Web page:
October 9, 2017; Los Angeles Sentinel
Los Angeles may sometimes be called a city of stars, but it also a city of oil fields. A Community Health Councils report from 2015, for example, began, “The land of sunshine, celebrities, and world-famous beaches is also home to 5,000 active oil and gas wells. These wells are spread across 10 oil fields and 70 different sites embedded in neighborhoods, parks, and commercial districts throughout Los Angeles City.” The report includes this map of active wells in the city.
These oil wells pose major environmental hazards. Pastor Kevin Sauls of the Holman United Methodist Church notes that oil wells expose 600,000 Angelenos to harmful petrochemicals. “Most of these toxic wells, some 75 percent, are in Black and Brown communities in South L.A.,” Sauls adds.
One of these wells is AllenCo’s two-acre oil field (“Murphy Oil Field”). Located in the University Park neighborhood of Los Angeles, which is just southwest of downtown and home to Mount St. Mary’s University, the AllenCo facility has been shut down for four years now, but may soon reopen. The land is owned by the Archdiocese of Los Angeles, which has owned the site since it was donated to the Archdiocese in the 1950s by the late oil baron Edward Doheny.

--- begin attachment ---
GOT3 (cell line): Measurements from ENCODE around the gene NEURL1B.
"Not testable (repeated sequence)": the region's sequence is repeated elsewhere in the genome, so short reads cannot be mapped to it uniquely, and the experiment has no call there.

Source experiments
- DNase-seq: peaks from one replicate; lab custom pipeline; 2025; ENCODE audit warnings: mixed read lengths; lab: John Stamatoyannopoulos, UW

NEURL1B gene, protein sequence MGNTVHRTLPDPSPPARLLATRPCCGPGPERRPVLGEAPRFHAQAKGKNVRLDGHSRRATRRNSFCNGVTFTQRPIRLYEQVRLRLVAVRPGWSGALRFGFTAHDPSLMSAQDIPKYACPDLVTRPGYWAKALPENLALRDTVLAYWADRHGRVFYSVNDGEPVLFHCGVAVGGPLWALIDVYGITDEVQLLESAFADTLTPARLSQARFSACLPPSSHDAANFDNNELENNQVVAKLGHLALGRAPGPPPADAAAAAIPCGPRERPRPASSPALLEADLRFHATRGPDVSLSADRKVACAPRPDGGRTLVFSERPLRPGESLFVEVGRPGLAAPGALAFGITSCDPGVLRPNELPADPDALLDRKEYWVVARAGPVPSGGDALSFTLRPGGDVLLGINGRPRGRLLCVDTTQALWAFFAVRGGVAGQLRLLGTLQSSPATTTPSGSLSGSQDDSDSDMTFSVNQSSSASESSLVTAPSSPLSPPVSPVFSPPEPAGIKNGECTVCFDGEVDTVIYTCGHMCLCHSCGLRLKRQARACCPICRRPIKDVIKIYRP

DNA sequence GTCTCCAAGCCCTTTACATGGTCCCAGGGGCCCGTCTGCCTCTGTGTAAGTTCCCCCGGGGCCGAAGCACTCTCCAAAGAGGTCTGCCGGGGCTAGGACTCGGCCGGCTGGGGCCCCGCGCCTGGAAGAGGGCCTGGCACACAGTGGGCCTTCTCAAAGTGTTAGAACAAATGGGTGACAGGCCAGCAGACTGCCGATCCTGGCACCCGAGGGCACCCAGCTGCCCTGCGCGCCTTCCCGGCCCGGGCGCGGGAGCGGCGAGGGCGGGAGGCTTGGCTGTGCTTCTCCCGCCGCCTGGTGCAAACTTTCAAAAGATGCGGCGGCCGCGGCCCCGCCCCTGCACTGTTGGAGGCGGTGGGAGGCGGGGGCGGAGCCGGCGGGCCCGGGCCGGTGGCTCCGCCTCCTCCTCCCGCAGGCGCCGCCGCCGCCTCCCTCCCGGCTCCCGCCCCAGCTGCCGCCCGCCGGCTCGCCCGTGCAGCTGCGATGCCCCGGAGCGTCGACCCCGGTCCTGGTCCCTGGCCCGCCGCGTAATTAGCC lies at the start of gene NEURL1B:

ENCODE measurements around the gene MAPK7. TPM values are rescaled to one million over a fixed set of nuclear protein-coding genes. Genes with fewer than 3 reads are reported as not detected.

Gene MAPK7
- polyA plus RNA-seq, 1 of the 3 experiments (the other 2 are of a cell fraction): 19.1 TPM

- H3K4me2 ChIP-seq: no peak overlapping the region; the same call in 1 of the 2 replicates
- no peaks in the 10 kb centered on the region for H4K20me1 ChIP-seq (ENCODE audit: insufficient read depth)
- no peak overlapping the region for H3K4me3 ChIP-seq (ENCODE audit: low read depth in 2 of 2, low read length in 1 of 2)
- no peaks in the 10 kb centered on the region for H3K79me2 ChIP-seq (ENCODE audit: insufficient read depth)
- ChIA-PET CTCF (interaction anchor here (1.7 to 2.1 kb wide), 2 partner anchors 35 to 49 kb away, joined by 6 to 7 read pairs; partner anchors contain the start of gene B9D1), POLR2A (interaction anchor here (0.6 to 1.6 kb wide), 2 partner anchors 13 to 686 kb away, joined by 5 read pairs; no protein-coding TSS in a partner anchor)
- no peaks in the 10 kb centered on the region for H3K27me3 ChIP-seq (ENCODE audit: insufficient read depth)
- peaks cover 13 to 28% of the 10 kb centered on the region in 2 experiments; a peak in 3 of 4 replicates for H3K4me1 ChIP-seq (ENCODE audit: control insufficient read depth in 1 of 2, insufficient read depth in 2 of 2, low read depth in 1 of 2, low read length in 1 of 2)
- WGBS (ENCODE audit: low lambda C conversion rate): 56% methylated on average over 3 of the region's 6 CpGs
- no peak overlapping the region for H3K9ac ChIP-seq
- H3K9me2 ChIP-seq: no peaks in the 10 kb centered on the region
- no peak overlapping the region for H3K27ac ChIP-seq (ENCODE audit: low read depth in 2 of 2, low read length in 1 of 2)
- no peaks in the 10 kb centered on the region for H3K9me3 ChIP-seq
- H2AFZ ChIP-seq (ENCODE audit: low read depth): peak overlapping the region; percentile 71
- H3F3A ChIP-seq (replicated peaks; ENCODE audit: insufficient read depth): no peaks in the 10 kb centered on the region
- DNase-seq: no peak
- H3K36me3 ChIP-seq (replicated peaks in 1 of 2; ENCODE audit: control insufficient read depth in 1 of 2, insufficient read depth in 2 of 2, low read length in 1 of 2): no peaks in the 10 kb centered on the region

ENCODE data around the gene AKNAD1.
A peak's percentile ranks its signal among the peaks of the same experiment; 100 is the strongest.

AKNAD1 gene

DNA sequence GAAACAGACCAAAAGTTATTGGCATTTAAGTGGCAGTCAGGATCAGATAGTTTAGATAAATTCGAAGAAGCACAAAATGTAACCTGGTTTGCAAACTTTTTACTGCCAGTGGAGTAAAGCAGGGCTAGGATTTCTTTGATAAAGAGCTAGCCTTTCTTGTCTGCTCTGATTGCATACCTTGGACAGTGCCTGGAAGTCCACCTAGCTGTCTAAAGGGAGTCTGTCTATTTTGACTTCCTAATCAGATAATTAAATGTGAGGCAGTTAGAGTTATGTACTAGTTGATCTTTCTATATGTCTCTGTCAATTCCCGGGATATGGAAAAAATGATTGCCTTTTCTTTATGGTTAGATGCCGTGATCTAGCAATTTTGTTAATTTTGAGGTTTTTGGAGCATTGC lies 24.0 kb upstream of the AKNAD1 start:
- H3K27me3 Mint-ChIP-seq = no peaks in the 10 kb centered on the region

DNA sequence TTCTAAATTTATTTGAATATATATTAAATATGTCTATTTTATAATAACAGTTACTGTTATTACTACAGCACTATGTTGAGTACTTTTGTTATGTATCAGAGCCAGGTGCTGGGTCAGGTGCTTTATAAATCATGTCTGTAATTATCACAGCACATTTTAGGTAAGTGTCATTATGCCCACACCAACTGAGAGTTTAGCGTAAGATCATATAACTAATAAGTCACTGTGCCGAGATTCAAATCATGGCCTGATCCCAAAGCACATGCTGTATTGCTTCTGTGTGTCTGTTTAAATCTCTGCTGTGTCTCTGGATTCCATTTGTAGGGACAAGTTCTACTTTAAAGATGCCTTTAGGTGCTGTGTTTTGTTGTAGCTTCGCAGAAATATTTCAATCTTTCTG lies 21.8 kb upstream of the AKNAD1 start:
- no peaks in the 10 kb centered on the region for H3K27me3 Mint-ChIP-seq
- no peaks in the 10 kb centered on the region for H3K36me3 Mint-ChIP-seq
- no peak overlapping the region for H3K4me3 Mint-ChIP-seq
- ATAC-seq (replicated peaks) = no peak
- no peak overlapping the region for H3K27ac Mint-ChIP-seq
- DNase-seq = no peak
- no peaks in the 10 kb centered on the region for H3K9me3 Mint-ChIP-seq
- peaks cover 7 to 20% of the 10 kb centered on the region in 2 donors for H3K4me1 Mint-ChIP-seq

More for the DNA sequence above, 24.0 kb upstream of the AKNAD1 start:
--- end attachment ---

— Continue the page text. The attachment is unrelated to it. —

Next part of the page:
AllenCo purchased drilling rights in 2009. Once purchased, AllenCo used hydrochloric acid and phosphoric acid to unplug some of the wells. Within a year, production jumped more than 400 percent, from 4,178 barrels to 21,239 barrels in 2010. According to a Los Angeles Times account last year, “Around the same time, neighbors began smelling a chemical odor in the streets and in their homes, and reported that they and their children were having headaches, recurring nosebleeds and bouts of dizziness,” leading to “260 complaints to air regulators between 2010 and 2013—up from just eight complaints from University Park in 2008–09.” Among the nearby neighbors of the drilling site are “a nursing home, a mental health care facility and an assisted-living center.” This map, drawn on 2008 government data and included in a 2015 Liberty Hill Foundation report, highlights just how dense development in the neighborhood surrounding the oil drilling site is.
Three years after the complaints led to the facility being shut down, AllenCo agreed in June 2016 to a $1.25 million settlement of a lawsuit filed by Los Angeles’ city attorney. Previously, it had also paid “fines and settlements totaling nearly $950,000 to the U.S. Environmental Protection Agency and the South